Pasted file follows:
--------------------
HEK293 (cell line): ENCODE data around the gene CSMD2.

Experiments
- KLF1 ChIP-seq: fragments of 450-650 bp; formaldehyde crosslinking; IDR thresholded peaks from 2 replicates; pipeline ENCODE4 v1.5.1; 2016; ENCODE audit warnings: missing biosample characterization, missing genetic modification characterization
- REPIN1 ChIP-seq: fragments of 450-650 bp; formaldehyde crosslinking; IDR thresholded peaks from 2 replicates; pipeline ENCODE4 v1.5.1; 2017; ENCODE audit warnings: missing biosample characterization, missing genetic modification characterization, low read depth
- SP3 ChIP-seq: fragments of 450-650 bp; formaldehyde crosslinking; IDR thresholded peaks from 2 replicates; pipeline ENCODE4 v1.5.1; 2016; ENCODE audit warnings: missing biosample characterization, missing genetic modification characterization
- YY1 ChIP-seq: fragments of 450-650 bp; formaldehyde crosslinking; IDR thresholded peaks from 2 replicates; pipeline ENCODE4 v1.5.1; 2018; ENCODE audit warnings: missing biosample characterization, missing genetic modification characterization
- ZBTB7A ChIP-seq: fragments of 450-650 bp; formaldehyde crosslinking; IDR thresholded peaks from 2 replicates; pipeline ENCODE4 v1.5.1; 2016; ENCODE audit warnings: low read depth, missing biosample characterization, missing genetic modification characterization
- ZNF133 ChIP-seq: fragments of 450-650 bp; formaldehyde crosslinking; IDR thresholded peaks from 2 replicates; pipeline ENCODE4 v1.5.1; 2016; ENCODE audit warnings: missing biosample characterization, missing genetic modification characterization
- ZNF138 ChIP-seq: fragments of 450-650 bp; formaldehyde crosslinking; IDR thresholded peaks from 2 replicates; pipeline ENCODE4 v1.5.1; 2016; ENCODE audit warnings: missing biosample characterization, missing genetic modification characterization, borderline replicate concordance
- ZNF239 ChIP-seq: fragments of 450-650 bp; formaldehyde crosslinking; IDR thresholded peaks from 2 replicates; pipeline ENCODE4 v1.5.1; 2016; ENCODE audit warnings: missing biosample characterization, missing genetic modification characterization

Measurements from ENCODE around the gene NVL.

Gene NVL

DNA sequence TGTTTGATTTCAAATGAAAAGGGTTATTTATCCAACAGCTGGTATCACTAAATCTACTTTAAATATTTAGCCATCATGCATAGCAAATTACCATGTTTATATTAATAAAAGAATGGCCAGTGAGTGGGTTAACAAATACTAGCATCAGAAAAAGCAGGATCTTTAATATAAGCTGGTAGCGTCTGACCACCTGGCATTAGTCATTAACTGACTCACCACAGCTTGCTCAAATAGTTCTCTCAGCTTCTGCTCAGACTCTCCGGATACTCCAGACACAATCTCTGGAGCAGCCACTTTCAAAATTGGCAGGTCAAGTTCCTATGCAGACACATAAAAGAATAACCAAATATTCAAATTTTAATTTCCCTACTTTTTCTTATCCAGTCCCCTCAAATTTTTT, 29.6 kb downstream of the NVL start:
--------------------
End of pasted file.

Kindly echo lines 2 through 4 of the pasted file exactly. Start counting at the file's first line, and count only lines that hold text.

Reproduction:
Experiments
- KLF1 ChIP-seq: fragments of 450-650 bp; formaldehyde crosslinking; IDR thresholded peaks from 2 replicates; pipeline ENCODE4 v1.5.1; 2016; ENCODE audit warnings: missing biosample characterization, missing genetic modification characterization
- REPIN1 ChIP-seq: fragments of 450-650 bp; formaldehyde crosslinking; IDR thresholded peaks from 2 replicates; pipeline ENCODE4 v1.5.1; 2017; ENCODE audit warnings: missing biosample characterization, missing genetic modification characterization, low read depth